Because the contributions made to the ABLE savings trust account were made from Son’s UGMA/UTMA account, Son was the owner of the assets contributed to the ABLE savings trust account.  Parent did not own the assets for which the contributions were disbursed and, therefore, would not be eligible to claim the deduction for such contributions.  Rather, Son would be considered to be the contributor, and he would be eligible to claim the deduction for contributions made to his ABLE savings trust account for the taxable year. 

In some cases, a taxpayer may ask or direct that a third party make a contribution to an ABLE savings trust account on his behalf.  Because of Virginia’s conformity to federal tax law, Virginia will look to federal law to determine whether the person considered to have made the contribution is the taxpayer or a third party acting on his behalf.  However, that person may only claim the deduction if he is an individual.

Example 3:

Spouse A filed a Taxable Year 2016 Virginia income tax return, claiming a deduction for contributions made to an ABLE savings trust account.  Spouse A filed his Virginia income tax return using the married, filing separately, status.  His wife, Spouse B, made such contributions from her separate bank account to the ABLE savings trust account.  Spouse A asserts that he may claim the deduction because his wife made the contribution on his behalf due to his illness.

Under federal income tax law, Spouse B’s contribution generally will not be recast as a contribution by Spouse A.  Because Virginia conforms to the federal tax treatment, Spouse B (and not Spouse A) would generally be entitled to the deduction on her Virginia income tax return. 

Example 4:

Taxpayer A transferred cash to a trust that is a “grantor trust” for federal income tax purposes.  Subsequently, the grantor trust contributed $1,000 of cash to an ABLE savings trust account.  

Under federal income tax law, the income and deductions attributable to a grantor trust are generally reported by the grantor on his income tax return. See I.R.C. § 671.  Therefore, Taxpayer A would generally be entitled to the deduction on his Virginia income tax return.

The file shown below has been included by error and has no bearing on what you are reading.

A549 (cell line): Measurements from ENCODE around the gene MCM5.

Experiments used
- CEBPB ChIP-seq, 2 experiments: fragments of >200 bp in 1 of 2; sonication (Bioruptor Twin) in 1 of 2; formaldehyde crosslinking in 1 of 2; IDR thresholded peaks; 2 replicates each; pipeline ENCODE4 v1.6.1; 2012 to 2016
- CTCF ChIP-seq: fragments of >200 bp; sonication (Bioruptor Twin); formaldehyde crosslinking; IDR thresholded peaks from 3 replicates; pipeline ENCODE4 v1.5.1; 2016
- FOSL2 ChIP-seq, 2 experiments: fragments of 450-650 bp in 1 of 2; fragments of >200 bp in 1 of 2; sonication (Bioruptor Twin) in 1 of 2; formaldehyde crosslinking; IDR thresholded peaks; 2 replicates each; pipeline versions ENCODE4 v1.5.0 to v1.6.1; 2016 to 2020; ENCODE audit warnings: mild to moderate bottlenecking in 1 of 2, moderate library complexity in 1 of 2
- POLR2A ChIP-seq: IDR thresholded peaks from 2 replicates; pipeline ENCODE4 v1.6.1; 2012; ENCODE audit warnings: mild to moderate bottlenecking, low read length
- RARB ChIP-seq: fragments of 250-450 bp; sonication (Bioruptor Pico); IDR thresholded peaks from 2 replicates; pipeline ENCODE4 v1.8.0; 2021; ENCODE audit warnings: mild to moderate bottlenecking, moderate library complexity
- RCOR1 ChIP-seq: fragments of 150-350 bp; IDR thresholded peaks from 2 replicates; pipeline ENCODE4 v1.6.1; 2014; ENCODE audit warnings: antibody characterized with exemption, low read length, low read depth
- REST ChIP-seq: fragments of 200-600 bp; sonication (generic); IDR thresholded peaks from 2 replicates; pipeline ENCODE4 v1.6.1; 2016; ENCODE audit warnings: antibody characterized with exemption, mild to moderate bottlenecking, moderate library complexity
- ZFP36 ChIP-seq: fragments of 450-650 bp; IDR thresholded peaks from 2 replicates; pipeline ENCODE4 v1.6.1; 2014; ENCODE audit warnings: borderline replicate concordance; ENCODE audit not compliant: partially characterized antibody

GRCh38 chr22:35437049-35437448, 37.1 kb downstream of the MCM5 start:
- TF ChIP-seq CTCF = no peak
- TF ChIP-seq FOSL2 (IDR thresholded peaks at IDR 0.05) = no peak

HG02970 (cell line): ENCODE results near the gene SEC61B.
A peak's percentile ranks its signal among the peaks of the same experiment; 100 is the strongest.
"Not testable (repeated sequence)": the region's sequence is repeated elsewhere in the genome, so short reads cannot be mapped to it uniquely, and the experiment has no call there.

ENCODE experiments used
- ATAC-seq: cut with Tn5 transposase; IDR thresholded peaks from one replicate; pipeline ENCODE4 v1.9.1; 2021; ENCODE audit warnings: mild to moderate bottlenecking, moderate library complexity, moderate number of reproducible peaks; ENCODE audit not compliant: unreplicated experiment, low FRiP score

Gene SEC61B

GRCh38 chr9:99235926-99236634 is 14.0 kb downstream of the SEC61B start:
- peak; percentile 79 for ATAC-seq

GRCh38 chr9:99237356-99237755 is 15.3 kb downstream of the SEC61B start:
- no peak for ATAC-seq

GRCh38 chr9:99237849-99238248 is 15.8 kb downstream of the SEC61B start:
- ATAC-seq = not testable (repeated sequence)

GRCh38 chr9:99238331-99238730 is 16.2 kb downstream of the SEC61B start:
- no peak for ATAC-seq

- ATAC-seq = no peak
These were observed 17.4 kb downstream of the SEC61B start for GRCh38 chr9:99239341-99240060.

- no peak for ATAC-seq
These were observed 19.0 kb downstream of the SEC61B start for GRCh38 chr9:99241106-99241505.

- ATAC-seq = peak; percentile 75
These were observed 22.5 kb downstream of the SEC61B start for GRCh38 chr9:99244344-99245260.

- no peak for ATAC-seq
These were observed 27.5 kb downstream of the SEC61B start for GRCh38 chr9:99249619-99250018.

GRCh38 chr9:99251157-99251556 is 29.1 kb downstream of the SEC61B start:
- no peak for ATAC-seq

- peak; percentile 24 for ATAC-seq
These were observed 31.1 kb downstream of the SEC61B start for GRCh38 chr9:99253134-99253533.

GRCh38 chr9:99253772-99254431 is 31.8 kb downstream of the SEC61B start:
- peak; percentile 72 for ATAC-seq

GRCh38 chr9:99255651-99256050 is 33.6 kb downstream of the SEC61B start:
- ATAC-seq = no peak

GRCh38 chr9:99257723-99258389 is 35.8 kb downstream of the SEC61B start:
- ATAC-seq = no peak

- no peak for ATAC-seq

Example 5:

Taxpayer A transferred cash to a trust that is not a “grantor trust” for federal income tax purposes.  Subsequently, the trust contributed $1,000 of cash to an ABLE savings trust account. 

Under federal income tax law, the income and deductions attributable to a non-grantor trust are not generally reported by the grantor on his income tax return. Therefore, Taxpayer A would generally not be entitled to the deduction on his Virginia income tax return.  Since the trust is not an individual, it is not entitled to claim the deduction either.  

Example 6:

Taxpayer A was a resident of Virginia who died in Taxable Year 2016.  Pursuant to his will, Taxpayer A directed that his estate contribute $1,000 of cash to a specified ABLE savings trust account. 

Under federal income tax law, the income and deductions attributable to an estate are not generally reported by the decedent individual on his income tax return. Therefore, Taxpayer A would generally not be entitled to the deduction on his Virginia income tax return.  Since the estate is not an individual, it is not entitled to claim the deduction either.  

Computing the Deduction for Contributors Under Age 70

For a contributor to an ABLE savings trust account who has not attained age 70, the amount of the deduction on any individual income tax return in any taxable year is limited to $2,000 per ABLE savings trust account.  If the contribution to an ABLE savings trust account exceeds $2,000 in a taxable year, the remainder may be carried forward and deducted in future taxable years until the ABLE savings trust contribution has been fully deducted. 

Example 7:

Taxpayer A contributed $2,000 to an ABLE savings trust account during Taxable Year 2016 for the benefit of Son.  Taxpayer A also contributed $2,000 to a separate ABLE savings trust account during Taxable Year 2016 for the benefit of Daughter.  Taxpayer A will be entitled to claim the full $4,000 deduction for his contributions on his Taxable Year 2016 Virginia income tax return. 

Example 8:

Taxpayer A and Taxpayer B, who file Virginia income tax returns as single individuals, each contributed $2,000 to the same ABLE savings trust account during Taxable Year 2016.  Each taxpayer will be entitled to deduct $2,000 on his or her Taxable Year 2016 income tax return. 

Example 9:

Taxpayer A contributed $10,000 to an ABLE savings trust account during Taxable Year 2016 for the benefit of Son.  On Taxpayer A’s Taxable Year 2016 Virginia income tax return, he claimed a deduction of $2,000 for his contribution and carried forward the remaining $8,000.  During Taxable Year 2017, he changed the designated beneficiary of the ABLE savings trust account to Daughter, who was also an eligible individual.  Taxpayer A can continue to carry forward the remaining balance and claim a deduction of $2,000 on his Taxable Year 2017 Virginia income tax return.  This is true, even though the ownership of the account changed during the taxable year.